Consumer needs and wants with regards to health claims and symbols are important to identify in CLYMBOL. In a second work area of the project, the researchers are looking at consumer models of health (e.g. their beliefs and inferences related to specific health outcomes) and how they use these models to interpret nutrition and health claims. Furthermore, an online study of European consumers in 10 countries was undertaken to assess how motivated and able food shoppers were in processing health claims and symbols on food products, and whether there are country-specific or segment-specific differences, such as social demographics. In general, European consumers’ motivation and ability to process health claims differed little between claims and symbols. How motivated people were to process health-related claims depended strongly on their ‘need for information’, while ‘subjective knowledge about the healthiness of food’ correlated strongly with how able people were to process claims.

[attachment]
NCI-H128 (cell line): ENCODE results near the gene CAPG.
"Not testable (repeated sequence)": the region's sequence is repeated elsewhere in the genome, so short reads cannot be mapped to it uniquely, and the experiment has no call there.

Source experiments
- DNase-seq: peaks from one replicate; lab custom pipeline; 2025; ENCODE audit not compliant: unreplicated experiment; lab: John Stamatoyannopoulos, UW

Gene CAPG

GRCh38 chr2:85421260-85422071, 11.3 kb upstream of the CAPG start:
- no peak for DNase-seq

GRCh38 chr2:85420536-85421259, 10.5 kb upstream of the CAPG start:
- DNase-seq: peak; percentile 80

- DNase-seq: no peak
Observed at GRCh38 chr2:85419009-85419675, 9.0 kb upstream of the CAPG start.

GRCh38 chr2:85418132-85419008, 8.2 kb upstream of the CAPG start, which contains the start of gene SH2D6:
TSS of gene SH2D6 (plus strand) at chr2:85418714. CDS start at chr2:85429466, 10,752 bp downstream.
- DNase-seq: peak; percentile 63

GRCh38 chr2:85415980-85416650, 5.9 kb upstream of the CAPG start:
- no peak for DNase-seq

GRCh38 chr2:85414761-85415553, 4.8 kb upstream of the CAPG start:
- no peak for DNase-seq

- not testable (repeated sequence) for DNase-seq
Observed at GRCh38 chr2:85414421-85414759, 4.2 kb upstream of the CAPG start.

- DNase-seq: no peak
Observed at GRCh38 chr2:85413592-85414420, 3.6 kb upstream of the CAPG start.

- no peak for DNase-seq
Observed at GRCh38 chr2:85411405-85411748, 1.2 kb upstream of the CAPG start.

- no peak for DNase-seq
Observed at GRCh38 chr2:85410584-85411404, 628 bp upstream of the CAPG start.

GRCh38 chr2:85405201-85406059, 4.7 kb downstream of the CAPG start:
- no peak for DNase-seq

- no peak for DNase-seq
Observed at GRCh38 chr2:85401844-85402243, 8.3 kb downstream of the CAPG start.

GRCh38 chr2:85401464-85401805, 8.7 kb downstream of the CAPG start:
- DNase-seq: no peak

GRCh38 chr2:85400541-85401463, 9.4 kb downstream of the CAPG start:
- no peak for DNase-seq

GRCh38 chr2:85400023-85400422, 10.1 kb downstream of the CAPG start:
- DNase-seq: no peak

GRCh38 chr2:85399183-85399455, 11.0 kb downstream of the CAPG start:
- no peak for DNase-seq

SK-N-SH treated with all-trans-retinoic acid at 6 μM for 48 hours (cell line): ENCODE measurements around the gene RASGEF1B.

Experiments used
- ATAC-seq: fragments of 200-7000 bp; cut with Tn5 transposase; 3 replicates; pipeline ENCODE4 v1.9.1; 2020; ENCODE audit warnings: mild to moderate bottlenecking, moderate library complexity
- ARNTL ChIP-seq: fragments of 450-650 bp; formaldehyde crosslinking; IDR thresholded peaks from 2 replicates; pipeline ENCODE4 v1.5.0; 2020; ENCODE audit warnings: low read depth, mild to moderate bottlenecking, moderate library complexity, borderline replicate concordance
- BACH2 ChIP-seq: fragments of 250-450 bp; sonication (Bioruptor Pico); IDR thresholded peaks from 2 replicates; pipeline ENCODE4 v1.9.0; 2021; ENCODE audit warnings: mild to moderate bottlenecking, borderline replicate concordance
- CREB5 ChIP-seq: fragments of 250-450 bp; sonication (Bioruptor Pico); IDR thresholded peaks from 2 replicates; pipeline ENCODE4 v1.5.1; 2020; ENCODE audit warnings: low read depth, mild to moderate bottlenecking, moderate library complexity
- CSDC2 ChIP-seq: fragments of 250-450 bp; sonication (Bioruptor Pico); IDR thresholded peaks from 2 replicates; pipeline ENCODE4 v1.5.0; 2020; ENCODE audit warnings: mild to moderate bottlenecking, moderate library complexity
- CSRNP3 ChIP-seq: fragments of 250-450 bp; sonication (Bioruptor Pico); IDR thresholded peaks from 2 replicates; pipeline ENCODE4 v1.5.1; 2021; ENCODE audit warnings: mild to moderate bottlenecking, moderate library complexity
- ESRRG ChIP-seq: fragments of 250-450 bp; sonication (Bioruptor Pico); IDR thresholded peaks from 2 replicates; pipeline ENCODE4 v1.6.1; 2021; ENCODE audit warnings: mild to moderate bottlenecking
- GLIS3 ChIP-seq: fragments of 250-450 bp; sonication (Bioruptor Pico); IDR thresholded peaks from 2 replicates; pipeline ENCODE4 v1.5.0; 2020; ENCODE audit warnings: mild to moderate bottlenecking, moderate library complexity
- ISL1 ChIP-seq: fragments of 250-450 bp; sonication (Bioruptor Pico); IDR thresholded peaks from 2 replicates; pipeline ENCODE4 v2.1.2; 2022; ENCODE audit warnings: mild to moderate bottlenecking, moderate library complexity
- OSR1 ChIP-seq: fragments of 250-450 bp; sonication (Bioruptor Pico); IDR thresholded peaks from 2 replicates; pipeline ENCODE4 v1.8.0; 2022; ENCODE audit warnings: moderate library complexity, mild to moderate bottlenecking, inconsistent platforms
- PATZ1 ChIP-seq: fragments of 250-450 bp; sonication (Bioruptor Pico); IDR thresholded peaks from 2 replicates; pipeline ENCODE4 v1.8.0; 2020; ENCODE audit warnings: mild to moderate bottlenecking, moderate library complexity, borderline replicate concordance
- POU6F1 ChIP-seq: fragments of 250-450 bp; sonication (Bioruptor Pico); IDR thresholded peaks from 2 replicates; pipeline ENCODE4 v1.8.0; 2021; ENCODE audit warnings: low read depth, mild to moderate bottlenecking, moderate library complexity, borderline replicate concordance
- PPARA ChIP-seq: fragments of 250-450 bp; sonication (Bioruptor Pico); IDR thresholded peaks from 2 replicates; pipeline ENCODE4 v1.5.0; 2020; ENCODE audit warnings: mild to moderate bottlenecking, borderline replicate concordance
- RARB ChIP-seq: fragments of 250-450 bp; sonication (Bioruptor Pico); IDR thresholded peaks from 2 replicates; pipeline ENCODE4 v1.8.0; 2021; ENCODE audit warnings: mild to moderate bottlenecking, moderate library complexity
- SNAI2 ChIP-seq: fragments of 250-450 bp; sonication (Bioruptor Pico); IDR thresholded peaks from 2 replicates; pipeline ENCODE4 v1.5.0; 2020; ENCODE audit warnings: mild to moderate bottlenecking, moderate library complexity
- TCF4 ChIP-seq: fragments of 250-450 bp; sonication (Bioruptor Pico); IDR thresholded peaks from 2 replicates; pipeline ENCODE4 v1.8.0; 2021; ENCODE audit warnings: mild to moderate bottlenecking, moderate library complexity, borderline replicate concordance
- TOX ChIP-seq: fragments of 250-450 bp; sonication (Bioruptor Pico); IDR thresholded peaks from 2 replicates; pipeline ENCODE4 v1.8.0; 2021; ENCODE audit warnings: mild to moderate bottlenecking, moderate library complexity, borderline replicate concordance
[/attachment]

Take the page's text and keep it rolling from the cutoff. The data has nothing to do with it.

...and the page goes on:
A methodological toolbox will be developed, as part of the third work area, to enable researchers and other stakeholders such as public authorities, industry and consumer organisations to measure the impact of health claims and symbols on consumer understanding, purchase and consumption behaviour. The toolbox will cover a range of tested and validated methods, explaining how to apply each technique; which research questions are most suitable and how to undertake the analysis and interpretation. The toolbox will be made publicly available at the end of the project.